"I'm nervous," Ashley breathes, restless beside me on the maroon waiting room. This area of the hospital feels entirely different to the pristine, chlorine smelling halls we had been hovering in before. Someone has obviously attempted to design this waiting room to look as homely as possible, with Victorian doppelgänger wallpaper clinging to the walls, a clothes stand beside the door and there's even a plant in the corner. Of course. There's always a plant.
The woman behind the reception clicks her pen against the side of her mouth over and over as her eyes scan the same piece of paper endlessly. I just want to reach forward and snap it from her fingers, ripping it to shreds. That would be one less problem for her.
"Me too," I admit, glancing to Ashley who's biting into the flesh of her bottom lip. In the span of seconds, I've prayed that nothing to follow this moment will be taxing on her mental state. She's determined that she can handle it – that just because I'm the guy doesn't mean I'm better than her. But I'm scared that, one of these days, something will break her.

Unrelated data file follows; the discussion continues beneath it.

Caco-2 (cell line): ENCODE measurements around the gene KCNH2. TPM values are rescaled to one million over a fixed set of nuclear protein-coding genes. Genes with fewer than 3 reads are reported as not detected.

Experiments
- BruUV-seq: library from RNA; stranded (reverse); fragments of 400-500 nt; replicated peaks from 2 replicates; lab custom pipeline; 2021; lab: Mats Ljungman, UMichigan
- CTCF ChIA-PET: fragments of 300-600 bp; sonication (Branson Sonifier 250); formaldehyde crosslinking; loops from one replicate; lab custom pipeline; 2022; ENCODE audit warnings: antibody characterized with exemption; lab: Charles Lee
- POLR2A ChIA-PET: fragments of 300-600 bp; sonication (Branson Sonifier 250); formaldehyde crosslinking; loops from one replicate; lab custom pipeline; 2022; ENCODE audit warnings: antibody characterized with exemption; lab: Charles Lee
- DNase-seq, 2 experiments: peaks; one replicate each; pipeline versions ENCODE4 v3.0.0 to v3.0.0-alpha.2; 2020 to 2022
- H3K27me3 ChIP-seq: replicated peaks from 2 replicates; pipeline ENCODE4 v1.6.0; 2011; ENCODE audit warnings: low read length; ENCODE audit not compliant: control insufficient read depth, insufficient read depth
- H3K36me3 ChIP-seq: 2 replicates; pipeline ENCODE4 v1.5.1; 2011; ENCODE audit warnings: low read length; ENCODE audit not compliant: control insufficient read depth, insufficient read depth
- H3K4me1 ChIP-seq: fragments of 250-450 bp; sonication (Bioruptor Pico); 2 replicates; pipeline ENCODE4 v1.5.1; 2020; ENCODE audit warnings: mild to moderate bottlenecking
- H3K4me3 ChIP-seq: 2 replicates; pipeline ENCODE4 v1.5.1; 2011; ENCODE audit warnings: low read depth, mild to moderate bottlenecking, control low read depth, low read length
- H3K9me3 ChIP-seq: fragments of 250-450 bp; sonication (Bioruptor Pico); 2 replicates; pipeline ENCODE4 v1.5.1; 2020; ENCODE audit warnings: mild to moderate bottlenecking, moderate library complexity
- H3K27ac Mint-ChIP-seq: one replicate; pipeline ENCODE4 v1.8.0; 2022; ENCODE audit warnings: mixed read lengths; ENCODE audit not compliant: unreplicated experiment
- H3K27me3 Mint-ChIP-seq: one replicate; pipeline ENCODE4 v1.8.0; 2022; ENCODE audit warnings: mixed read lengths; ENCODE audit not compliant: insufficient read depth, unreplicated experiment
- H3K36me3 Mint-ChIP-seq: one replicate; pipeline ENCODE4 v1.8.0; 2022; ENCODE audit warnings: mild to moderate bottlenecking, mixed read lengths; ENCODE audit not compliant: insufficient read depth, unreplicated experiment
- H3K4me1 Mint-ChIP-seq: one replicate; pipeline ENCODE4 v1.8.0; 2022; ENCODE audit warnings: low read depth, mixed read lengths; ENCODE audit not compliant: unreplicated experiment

Above the reception, someone has pinned up a wide mirror. I can see our reflections in it, our dishevelled, thrifted clothes and our forehead creased with trepidation. We look so different, so out of place. So... empty.
I hate looking at my reflection.
The phone at reception turns out to be our ally in this situation – bursting to life just at the right time before I go insane from that pen clicking. The receptionist drops the pen, clattering it against her desk, before she plucks the phone from it's nest.
"Yes," she hums, seeming to also be relieved to get away from that piece of paper. "Yes... Yes, they're here." Here eyes flicker over to us and I tense. Ashley straightens her back, swallowing. It isn't hard to find her hand and take it in mine. It seems to be something I do a lot lately – maybe it's more for my comfort than hers.
"Okay, thank you... goodbye."
The phone goes down with a click and then she's raising her eyes to us. "You can go through now," she smiles all too politely, indicating the door to her right with her hand.
We have to peel ourselves from the seats, completely convinced that we don't, under any circumstances, want to step inside that room.